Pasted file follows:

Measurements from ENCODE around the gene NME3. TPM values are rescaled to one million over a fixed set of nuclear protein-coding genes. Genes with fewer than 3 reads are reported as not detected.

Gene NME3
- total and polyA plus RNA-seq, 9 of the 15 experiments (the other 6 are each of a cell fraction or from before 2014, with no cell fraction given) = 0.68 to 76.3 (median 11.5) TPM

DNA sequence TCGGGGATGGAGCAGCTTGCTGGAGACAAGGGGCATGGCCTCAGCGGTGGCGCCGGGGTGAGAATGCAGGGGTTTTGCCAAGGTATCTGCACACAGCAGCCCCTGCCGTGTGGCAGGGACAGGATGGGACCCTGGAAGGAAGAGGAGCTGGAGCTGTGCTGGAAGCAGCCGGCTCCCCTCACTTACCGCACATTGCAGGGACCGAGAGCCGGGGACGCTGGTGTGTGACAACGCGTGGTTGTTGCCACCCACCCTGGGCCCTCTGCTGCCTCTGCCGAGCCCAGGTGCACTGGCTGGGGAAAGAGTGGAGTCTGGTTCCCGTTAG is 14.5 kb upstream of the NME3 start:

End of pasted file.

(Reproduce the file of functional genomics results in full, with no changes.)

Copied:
Measurements from ENCODE around the gene NME3. TPM values are rescaled to one million over a fixed set of nuclear protein-coding genes. Genes with fewer than 3 reads are reported as not detected.

Gene NME3
- total and polyA plus RNA-seq, 9 of the 15 experiments (the other 6 are each of a cell fraction or from before 2014, with no cell fraction given) = 0.68 to 76.3 (median 11.5) TPM

DNA sequence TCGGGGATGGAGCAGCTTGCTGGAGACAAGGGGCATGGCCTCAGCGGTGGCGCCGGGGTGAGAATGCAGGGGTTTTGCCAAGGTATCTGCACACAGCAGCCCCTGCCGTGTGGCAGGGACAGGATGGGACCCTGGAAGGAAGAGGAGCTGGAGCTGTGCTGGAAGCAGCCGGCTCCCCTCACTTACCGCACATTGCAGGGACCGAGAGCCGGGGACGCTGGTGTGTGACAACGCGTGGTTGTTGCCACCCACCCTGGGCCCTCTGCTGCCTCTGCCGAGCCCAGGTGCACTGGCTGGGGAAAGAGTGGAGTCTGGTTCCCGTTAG is 14.5 kb upstream of the NME3 start: